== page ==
State of the City: Not Too Shabby

Santa Barbara in Good Financial Shape but Some Big Challenges Remain

Paul Wellman (file)

City leaders gave Santa Barbara a relatively clean bill of health at their annual State of the City address, but with a few key caveats.

City Administrator Paul Casey reported Thursday over breakfast at the DoubleTree Resort that Santa Barbara’s fiscal reserves are fully funded for the first time since 2005, though some staffing and income levels have still not recovered since the recession. Sales tax revenues are decent but hurting from online shopping, and hotel taxes have been “stellar” but starting to lag as well, Casey said. Property taxes are stable.

While the waterfront is in good shape — with Marina 1 getting a full makeover and 31 cruise ships expected this year — the airport faces some significant challenges. Passenger numbers are down, and airlines across the country are cutting service to midsize airports like Santa Barbara’s, Casey went on.

Infrastructure needs pose even more problems. The police station, fire stations, and a number of streets need to be overhauled or completely replaced, but the funds don’t exist. The repaving of Las Positas Road with a new, more durable surface material took one-third of the city’s street budget for the entire year. And prices for regular asphalt are up.

In a video message played to the packed conference room, water manager Joshua Haggmark talked about the city’s desalination plant. He said Santa Barbara has yet to decide if the plant will play a critical water-delivery role just during times of drought, or if it will remain a long-term solution to chronic supply shortages. Desal plants are common worldwide, Haggmark noted, but have been slow to take hold in the U.S.

Refurbishing the city’s old facility back into working order will cost much less than if Santa Barbara had to build a whole new plant — $55 million versus $100 million. The plant will have the capacity to deliver 10,000 acre-feet of water annually, but it will likely generate more in the neighborhood of 3,000 a year, which is 30 percent of the city’s water supply, Haggmark said. Construction is on schedule and on budget, and deliveries are scheduled to start this October.

Mayor Helene Schneider proudly reported that Santa Barbara’s reduction in water consumption — 34 percent — has attracted national attention. She said the city is continuing the preservation trend by installing permeable sidewalks with plans to replace flood-prone Quarantina Street with similarly porous surfaces that soak up rainfall rather than divert it to storm drains. Aging and breaking water mains and power equipment, however, continue to cause problems. The city is replacing one percent of its pipes every year, and Southern California Edison has pledged to spend $11 million upgrading the downtown grid.

Schneider ran through the major milestones of 2015 — a shift to district elections, disappointing El Niño rainfall, and a quick end to the Gibraltar Fire. Looking ahead, she said she wants to make Santa Barbara more business friendly by removing red tape and soliciting feedback from new and established company owners.

Schneider touted the city’s reputation for sustainability, mentioning a recent recognition from Sunset magazine as a strong supporter of green initiatives. She said Santa Barbara now gets 37 percent of its energy from renewable sources, and its car fleet is fully one-third electric, which saves $541,000 a year on gas. More government buildings are installing solar panels, and 220 area business and schools are composting.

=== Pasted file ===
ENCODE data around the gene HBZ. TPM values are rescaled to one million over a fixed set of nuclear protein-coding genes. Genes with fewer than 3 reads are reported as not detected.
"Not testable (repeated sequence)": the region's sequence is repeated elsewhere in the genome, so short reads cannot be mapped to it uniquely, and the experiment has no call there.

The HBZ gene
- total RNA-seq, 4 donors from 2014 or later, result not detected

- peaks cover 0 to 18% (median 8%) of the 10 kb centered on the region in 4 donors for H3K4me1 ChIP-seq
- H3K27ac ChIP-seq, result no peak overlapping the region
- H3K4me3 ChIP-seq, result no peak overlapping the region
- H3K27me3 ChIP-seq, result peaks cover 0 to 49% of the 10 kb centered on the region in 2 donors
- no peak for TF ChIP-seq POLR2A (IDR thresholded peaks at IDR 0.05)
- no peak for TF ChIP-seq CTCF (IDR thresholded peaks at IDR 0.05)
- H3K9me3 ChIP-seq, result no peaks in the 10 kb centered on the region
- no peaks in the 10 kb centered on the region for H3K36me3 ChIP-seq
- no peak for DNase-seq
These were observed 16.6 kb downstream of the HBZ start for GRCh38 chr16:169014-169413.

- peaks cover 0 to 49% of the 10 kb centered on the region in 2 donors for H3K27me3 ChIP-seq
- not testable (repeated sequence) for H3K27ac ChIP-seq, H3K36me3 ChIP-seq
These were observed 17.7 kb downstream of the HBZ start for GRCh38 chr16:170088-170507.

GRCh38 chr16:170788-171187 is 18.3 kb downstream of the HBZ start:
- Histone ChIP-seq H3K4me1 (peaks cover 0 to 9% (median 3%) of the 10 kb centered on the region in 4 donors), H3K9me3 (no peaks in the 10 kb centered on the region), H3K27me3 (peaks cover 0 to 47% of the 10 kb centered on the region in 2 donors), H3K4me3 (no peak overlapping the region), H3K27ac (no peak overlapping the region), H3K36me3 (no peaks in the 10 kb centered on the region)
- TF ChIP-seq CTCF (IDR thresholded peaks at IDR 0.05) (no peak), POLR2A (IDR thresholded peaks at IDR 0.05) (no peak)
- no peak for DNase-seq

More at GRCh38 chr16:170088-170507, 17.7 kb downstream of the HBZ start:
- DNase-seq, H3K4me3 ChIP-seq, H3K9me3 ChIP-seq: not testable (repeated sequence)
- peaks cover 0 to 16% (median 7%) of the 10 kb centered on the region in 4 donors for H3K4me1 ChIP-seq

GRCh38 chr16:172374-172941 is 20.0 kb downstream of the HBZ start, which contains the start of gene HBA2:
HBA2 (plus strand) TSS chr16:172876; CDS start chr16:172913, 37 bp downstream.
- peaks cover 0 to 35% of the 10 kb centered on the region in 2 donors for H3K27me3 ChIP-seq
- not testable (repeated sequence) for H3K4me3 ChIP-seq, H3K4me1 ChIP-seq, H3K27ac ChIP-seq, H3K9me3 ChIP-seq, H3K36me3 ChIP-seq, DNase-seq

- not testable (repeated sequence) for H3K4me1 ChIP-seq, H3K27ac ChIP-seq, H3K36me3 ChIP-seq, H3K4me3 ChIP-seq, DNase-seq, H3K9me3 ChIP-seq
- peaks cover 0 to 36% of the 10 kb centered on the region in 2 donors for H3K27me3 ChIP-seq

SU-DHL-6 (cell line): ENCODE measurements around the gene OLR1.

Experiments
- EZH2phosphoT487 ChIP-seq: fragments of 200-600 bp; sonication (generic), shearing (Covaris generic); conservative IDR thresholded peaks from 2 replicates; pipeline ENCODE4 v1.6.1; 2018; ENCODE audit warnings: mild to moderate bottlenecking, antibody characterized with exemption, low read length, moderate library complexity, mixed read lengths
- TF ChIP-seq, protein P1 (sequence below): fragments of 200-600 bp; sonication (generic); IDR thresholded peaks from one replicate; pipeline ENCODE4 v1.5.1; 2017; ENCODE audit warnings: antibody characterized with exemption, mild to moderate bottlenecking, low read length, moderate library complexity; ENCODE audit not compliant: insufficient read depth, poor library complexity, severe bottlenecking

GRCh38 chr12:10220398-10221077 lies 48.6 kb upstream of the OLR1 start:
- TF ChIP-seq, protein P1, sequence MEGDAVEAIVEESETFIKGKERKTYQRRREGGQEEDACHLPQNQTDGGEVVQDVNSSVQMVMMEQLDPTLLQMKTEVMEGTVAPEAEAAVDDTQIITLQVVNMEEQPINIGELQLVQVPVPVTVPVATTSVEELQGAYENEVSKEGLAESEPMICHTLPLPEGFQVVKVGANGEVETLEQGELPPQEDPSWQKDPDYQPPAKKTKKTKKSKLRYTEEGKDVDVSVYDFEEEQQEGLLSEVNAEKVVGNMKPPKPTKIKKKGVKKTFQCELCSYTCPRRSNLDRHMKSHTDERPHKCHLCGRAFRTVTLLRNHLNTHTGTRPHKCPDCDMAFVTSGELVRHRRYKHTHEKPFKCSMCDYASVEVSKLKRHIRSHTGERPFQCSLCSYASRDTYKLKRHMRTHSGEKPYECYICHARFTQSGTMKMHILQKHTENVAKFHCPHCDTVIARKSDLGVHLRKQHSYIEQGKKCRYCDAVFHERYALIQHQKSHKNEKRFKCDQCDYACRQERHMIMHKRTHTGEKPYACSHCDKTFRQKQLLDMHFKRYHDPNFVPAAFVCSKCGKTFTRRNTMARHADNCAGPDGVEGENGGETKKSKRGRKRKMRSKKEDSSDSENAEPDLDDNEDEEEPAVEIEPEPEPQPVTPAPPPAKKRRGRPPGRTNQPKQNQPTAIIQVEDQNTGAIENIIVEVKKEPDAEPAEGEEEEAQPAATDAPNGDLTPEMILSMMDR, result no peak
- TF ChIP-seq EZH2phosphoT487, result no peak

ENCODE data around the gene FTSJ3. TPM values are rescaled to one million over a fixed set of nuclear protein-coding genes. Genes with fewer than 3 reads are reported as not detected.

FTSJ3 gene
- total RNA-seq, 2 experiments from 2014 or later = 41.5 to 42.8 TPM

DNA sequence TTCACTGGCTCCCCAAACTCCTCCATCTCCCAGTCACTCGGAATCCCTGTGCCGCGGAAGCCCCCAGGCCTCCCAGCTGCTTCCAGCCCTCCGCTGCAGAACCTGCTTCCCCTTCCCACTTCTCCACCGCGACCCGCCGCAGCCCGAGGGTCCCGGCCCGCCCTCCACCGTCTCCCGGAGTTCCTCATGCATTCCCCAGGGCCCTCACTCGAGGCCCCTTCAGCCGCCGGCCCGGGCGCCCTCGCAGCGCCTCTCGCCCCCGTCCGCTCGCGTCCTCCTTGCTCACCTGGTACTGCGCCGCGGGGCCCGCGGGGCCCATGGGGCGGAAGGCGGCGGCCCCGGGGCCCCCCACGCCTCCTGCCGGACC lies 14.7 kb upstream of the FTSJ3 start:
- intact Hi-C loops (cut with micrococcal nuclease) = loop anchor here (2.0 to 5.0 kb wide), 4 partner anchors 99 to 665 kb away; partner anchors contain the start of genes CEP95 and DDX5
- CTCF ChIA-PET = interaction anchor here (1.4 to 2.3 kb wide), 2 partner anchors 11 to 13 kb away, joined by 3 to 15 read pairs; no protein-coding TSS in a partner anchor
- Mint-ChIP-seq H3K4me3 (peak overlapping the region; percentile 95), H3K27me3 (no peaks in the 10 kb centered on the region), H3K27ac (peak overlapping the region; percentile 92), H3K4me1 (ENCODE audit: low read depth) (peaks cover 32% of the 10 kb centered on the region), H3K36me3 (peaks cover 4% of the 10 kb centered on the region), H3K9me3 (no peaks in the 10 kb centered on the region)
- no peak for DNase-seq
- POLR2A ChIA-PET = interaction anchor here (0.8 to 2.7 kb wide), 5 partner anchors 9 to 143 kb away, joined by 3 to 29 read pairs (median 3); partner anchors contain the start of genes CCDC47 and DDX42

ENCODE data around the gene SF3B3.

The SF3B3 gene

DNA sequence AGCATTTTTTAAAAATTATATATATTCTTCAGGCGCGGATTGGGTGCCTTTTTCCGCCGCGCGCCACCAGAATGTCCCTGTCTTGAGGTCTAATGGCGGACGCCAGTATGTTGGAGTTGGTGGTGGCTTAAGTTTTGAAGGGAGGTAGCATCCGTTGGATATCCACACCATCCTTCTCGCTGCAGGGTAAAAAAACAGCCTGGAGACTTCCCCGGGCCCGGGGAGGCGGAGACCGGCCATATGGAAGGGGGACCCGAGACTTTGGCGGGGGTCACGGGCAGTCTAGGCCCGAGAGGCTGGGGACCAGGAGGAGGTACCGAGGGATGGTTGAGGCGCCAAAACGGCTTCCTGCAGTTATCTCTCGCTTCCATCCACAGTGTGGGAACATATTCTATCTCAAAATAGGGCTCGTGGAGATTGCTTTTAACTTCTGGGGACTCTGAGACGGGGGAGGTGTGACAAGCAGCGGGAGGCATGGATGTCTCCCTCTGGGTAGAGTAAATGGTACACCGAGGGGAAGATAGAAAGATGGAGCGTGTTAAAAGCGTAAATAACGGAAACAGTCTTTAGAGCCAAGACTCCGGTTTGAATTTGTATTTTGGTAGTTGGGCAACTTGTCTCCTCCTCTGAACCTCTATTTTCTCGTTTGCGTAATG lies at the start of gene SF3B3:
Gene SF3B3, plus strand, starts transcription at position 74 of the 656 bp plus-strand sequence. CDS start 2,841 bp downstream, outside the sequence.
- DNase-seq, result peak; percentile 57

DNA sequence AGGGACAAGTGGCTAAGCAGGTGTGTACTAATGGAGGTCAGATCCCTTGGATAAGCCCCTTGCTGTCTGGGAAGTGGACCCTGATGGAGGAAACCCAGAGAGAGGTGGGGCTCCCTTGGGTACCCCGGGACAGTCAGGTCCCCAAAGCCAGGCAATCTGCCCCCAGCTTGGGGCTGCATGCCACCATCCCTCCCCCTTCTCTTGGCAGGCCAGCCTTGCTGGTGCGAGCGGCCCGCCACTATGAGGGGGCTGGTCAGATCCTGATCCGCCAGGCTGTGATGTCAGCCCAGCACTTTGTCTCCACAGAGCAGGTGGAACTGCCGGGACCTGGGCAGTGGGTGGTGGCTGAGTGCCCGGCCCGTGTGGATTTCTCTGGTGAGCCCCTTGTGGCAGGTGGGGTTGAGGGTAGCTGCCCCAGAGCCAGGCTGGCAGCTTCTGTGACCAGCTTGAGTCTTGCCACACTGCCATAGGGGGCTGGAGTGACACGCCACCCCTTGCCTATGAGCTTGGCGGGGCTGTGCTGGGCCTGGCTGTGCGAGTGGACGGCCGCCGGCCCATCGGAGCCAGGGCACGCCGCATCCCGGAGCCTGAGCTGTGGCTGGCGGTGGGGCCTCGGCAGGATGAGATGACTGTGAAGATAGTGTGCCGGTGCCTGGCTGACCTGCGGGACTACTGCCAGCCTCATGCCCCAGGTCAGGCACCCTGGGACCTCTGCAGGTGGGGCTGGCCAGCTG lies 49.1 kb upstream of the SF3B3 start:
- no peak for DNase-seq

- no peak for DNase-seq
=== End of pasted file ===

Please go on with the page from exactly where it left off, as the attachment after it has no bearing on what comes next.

The mayor also spoke of Santa Barbara’s rich art scene. The city donated $8 million toward the renovations of the Granada, New Vic, and Lobero theaters, which leaders saw as a sound business investment, “not just frill.” The annual economic impact of the arts community and its many programs—like Summer Solstice, the Film Festival, and so on — is $121 million a year, Schneider said.

She spoke of emerging creative spaces, like SBCAST and the Community Arts Workshop, then asked: “I wonder what they will come up with next?” On cue, four members of the Santa Barbara Opera jumped up from their tables and sang “Libiamo ne’ lieti calici” to loud applause.

Lingering issues like homelessness, gang crime, and noise issues were also addressed. Schneider said crime levels are down to 1980 levels, and gang activity has decreased dramatically. The city is marketing more to potential recruits to fill the many vacancies in the Police Department. A new noise ordinance just went into effect that will help curb complaints from residents living near rowdy college students, she said.

Community service officers are making progress with service-resistant transients, Schneider went on, with the C3H organization helping a total of 404 clients finds housing. Feeding the hungry, though, remains an issue — of California’s 58 counties, Santa Barbara ranks 12th in agricultural sales but in the bottom 14 for food security.

As the Bicycle Master Plan takes a few steps back to address complaints over new routes, Schneider was happy to note that construction on La Entrada hotel on lower State Street have finally begun, after years of protracted delays. The hotel will boast 123 rooms and 20,000 feet of commercial space. She also spoke of plans to renovate the Cabrillo Pavilion Arts Center, inside and out. The project is expected to cost $13 million, with $9 million already secured and the remaining $4 million expected to come from fundraising.


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